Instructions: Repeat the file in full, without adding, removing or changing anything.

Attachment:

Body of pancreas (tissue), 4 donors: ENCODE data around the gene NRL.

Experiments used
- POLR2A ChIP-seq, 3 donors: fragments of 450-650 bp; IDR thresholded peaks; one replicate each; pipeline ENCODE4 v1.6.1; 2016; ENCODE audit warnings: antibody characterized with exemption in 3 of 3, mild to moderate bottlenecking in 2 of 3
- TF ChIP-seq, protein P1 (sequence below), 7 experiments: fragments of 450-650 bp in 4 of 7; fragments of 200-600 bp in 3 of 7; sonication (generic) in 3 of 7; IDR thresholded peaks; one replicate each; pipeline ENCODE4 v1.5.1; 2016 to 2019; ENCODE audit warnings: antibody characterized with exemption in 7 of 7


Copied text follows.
Body of pancreas (tissue), 4 donors: ENCODE data around the gene NRL.

Experiments used
- POLR2A ChIP-seq, 3 donors: fragments of 450-650 bp; IDR thresholded peaks; one replicate each; pipeline ENCODE4 v1.6.1; 2016; ENCODE audit warnings: antibody characterized with exemption in 3 of 3, mild to moderate bottlenecking in 2 of 3
- TF ChIP-seq, protein P1 (sequence below), 7 experiments: fragments of 450-650 bp in 4 of 7; fragments of 200-600 bp in 3 of 7; sonication (generic) in 3 of 7; IDR thresholded peaks; one replicate each; pipeline ENCODE4 v1.5.1; 2016 to 2019; ENCODE audit warnings: antibody characterized with exemption in 7 of 7